News Room

2% of endangered badgers in B.C. killed off in 2 days, conservation group says

Jul 27. 16

B.C. badger biologist says Ministry of Transportation should do more to keep the animals off highways

By Brady Strachan, CBC News

The endangered badger population in B.C. took a hit this week after four animals were struck and killed by vehicles on Okanagan highways according to a conservation group that works to protect badgers in the province.

The badgers were killed in a span of two days on Highway 6 near Lumby and on Highway 97 North near the University of British Columbia's Okanagan campus in Kelowna, according to Badgers in B.C.

The badger killed near Lumby was found dead on the highway near a road sign alerting drivers to badger activity in the area, said Rich Weir who is spokesman for the conservation group and a biologist with the Ministry of the Environment.

"We were hopeful that the (road sign) was going to help, but people tend to ignore road signs sometimes I guess," said Weir.

The badgers killed in Kelowna are believed to be a family unit which had taken up residence in vegetation near a parking lot at UBC Okanagan, said Weir.

"It looks like the whole family got wiped out, which is really unfortunate," he said.

"In the Okanagan Valley there probably aren't 20 badgers, so to lose those three is not going to help the population much."

Badgers are extremely rare in B.C. — according to Parks Canada, there are only about 200 of them left in the province.

Badgers in B.C. says the loss of these four badgers this week means two per cent of the endangered population has been killed in only 2 days.

"Road mortality is clearly the biggest threat (to badger populations.) If you are a badger in the Thompson or Okanagan that's how you are going to die," Weir said.

Many badgers in B.C. live in valleys and have to cross roads to reach parts of their territory, said Weir.

Challenges getting ministry cooperation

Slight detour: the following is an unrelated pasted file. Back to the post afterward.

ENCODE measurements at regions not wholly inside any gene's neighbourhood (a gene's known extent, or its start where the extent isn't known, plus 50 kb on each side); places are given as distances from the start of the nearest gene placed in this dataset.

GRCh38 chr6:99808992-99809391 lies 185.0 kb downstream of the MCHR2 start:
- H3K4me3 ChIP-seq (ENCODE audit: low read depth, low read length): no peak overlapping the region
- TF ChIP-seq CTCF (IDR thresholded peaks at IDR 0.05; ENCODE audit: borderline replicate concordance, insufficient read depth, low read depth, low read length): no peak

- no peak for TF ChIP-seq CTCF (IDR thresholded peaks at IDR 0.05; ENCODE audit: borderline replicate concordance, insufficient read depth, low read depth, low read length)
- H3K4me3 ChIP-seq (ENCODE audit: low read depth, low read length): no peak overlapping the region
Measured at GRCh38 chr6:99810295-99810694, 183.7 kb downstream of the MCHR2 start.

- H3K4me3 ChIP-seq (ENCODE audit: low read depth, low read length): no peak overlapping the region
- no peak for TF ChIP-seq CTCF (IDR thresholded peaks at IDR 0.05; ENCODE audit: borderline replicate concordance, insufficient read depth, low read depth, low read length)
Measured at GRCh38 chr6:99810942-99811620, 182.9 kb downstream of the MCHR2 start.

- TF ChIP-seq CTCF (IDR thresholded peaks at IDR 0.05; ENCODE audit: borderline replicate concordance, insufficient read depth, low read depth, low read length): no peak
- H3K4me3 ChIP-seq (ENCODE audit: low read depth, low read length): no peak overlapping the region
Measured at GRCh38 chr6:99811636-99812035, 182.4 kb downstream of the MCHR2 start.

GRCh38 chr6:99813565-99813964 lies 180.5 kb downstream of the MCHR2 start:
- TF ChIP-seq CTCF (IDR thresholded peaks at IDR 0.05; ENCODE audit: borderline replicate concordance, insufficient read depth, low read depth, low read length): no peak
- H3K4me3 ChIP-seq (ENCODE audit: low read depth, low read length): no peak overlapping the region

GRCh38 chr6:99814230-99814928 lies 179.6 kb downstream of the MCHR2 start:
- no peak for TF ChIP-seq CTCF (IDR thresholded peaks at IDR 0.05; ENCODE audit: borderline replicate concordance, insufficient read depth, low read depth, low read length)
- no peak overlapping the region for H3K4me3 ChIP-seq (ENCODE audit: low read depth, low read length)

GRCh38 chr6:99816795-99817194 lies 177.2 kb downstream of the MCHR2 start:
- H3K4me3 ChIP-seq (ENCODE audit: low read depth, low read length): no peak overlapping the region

The conservation group wants to pilot a project to put barriers along highways in known badger territory and force the animals to use culverts to get from one side of a roadway to the other.

However Weir told CBC News the group is having challenges getting the Ministry of Transportation and Infrastructure on board.

"It's frustrating, because we are trying very hard to reduce mortality, but there doesn't seem to be a lot of flexibility," he said.

"A lot of the feedback we get from the highways folks is that we can't do that, because this will cause water problems on the road surface, or whatnot."

A spokesperson for the Ministry of Transportation and Infrastructure did not immediately provide a response to CBC News.

Meanwhile, Weir wants the public to do its part in keeping B.C. badgers safe by slowing down at night and keeping an eye out for animals crossing the road.

He also wants people to report any badger sightings to Badgers in B.C. on its webpage.


Read the original article here

Latest News

Biologically diverse BC to benefit from pledge for endangered-species law

Jul 25. 17

As Canada’s “most biologically rich province,” B.C. stands to benefit hugely from a long-awaited provincial government commitment to create a species-at-risk law, a senior official with the David Suzuki Foundation said Tuesday.

Keep Reading...

BC Premier John Horgan delivers mandate duties to cabinet ministers

Jul 24. 17

Environment Minister George Heyman’s mandate letter stated that he has been tasked with enacting an endangered species law and working to defend British Columbia’s interests in the face of the expansion of the Kinder Morgan pipeline.

Keep Reading...

Recent Press Releases

Govt Documents Reveal Huge Support For South Okanagan National Park

Sep 08. 16

BC government documents obtained by the Wilderness Committee reveal huge public support for a South Okanagan National Park

Keep Reading...

Environmental groups head to court over pollinator-killing pesticides

Jul 06. 16

TORONTO — Environmental groups are headed to court in a bid to protect pollinators from a harmful class of pesticides. Neonicotinoid pesticides have been linked to mass bee die-offs and declining pollinator populations.

Keep Reading...

Media By Month